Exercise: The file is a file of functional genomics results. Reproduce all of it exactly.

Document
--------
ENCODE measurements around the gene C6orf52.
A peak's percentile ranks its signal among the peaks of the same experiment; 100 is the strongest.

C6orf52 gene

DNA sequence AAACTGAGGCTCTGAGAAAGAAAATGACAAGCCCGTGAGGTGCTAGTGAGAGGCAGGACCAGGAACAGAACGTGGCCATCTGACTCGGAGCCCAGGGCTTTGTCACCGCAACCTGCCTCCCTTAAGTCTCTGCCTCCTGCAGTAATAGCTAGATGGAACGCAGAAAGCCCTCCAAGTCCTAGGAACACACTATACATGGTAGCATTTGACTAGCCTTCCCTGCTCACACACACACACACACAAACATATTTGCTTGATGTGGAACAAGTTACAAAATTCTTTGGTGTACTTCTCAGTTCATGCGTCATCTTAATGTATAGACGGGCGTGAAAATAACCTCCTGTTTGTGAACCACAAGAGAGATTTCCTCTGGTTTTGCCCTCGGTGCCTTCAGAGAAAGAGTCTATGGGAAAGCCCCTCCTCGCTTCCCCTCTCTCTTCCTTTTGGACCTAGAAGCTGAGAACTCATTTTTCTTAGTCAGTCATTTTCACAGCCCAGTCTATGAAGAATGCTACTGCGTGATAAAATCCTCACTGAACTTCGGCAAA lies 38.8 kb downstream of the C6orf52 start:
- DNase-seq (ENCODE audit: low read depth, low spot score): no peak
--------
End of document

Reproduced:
ENCODE measurements around the gene C6orf52.
A peak's percentile ranks its signal among the peaks of the same experiment; 100 is the strongest.

C6orf52 gene

DNA sequence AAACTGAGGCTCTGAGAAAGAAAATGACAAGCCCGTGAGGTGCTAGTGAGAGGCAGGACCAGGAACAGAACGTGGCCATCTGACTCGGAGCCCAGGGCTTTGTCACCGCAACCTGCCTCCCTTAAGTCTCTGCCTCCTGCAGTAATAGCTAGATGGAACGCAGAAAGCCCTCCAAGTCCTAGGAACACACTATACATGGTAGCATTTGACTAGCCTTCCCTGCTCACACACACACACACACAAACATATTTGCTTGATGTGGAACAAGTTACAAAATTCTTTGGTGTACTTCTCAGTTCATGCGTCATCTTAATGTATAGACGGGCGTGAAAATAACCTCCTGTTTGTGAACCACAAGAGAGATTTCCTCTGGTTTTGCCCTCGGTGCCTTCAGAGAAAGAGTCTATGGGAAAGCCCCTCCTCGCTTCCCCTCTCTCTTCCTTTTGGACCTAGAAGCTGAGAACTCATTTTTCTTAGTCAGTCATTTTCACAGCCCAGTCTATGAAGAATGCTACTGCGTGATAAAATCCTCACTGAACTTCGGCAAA lies 38.8 kb downstream of the C6orf52 start:
- DNase-seq (ENCODE audit: low read depth, low spot score): no peak